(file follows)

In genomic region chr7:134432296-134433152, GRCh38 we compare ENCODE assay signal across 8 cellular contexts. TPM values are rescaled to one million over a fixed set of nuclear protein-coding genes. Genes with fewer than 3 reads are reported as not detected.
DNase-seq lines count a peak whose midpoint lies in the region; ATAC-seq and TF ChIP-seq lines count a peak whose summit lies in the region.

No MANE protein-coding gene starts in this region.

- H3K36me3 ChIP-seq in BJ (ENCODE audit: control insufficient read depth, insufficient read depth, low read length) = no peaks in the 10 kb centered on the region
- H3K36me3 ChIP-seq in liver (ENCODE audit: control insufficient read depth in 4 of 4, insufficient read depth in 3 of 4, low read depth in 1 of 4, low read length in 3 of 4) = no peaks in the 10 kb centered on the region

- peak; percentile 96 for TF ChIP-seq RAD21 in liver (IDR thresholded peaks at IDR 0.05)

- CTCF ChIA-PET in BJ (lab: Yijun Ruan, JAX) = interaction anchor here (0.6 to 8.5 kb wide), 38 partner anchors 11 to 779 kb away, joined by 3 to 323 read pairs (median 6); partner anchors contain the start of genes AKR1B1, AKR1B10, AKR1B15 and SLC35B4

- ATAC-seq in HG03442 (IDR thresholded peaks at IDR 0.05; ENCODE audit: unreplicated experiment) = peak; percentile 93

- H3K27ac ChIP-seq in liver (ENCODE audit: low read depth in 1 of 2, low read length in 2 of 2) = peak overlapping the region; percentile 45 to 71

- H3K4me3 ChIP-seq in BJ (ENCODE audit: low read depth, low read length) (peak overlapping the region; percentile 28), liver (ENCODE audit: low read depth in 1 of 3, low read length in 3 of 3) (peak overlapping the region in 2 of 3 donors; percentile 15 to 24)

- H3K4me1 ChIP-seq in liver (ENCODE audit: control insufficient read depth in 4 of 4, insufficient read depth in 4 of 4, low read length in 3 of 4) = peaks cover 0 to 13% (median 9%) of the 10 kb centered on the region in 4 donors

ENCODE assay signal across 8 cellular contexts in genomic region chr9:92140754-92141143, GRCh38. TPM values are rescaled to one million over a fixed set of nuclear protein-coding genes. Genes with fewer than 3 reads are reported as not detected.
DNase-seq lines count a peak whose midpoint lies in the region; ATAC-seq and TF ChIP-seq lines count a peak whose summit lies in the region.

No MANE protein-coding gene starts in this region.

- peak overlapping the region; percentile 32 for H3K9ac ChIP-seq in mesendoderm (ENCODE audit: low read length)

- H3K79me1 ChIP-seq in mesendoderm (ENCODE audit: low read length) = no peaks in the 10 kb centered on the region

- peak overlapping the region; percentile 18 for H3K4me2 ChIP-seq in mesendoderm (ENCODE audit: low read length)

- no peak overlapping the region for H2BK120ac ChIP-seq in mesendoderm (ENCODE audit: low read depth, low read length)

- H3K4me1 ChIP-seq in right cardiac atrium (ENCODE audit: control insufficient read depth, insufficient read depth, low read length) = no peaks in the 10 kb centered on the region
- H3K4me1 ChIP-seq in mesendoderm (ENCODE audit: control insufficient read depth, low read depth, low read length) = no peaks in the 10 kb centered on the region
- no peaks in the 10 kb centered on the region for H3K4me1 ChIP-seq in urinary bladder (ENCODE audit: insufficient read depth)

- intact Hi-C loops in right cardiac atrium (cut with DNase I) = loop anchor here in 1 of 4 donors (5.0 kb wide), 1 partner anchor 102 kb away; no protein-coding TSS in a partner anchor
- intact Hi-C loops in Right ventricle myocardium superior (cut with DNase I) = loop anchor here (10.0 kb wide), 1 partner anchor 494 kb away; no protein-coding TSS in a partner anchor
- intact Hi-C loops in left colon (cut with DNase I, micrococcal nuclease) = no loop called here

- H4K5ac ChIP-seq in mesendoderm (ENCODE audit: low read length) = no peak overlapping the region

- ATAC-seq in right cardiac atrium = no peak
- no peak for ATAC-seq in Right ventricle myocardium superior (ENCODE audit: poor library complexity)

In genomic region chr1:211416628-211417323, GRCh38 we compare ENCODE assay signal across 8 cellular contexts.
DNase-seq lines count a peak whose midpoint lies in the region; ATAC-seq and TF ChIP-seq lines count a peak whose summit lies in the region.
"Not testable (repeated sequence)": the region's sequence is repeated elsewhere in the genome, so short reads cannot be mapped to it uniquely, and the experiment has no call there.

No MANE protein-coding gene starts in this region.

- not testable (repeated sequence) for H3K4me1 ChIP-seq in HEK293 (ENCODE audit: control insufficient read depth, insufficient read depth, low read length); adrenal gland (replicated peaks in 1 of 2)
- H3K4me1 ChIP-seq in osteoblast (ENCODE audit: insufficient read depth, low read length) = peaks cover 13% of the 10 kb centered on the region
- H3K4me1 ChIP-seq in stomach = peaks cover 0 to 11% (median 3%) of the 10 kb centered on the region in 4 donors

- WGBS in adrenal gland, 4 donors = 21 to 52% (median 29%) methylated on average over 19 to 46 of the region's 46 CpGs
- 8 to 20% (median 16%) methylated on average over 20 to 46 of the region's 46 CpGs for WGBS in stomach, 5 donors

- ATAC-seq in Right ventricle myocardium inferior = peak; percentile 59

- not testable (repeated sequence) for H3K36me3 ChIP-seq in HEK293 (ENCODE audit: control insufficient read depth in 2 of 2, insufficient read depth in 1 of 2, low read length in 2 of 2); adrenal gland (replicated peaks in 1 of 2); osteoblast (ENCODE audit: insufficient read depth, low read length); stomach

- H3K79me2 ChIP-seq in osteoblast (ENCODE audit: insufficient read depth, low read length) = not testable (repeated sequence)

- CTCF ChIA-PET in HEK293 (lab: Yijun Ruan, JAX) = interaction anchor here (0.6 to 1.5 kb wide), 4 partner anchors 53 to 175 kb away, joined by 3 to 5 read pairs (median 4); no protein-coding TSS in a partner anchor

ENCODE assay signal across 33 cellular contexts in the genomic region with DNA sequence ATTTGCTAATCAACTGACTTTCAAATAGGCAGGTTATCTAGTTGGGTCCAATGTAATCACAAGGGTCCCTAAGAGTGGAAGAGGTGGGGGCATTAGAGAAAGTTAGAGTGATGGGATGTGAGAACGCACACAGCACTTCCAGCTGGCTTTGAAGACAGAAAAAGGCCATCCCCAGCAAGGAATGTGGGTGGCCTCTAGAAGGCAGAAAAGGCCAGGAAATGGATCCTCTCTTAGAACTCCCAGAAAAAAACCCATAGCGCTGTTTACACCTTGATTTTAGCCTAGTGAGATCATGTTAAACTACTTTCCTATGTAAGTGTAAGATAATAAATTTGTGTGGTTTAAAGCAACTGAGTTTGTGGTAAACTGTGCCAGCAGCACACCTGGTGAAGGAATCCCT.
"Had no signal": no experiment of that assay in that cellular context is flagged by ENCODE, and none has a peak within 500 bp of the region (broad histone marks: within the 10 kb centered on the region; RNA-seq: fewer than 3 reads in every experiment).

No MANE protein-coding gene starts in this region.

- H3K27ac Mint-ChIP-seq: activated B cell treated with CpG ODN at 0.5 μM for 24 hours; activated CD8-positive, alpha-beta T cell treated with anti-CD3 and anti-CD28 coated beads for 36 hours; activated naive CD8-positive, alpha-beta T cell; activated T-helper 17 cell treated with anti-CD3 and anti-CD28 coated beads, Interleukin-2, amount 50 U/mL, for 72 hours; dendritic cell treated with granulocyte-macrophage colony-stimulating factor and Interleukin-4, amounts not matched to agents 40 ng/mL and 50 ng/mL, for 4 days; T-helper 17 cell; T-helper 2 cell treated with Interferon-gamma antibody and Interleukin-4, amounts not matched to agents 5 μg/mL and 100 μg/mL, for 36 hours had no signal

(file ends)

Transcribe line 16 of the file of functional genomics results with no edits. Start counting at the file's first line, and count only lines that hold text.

- H3K79me1 ChIP-seq in mesendoderm (ENCODE audit: low read length) = no peaks in the 10 kb centered on the region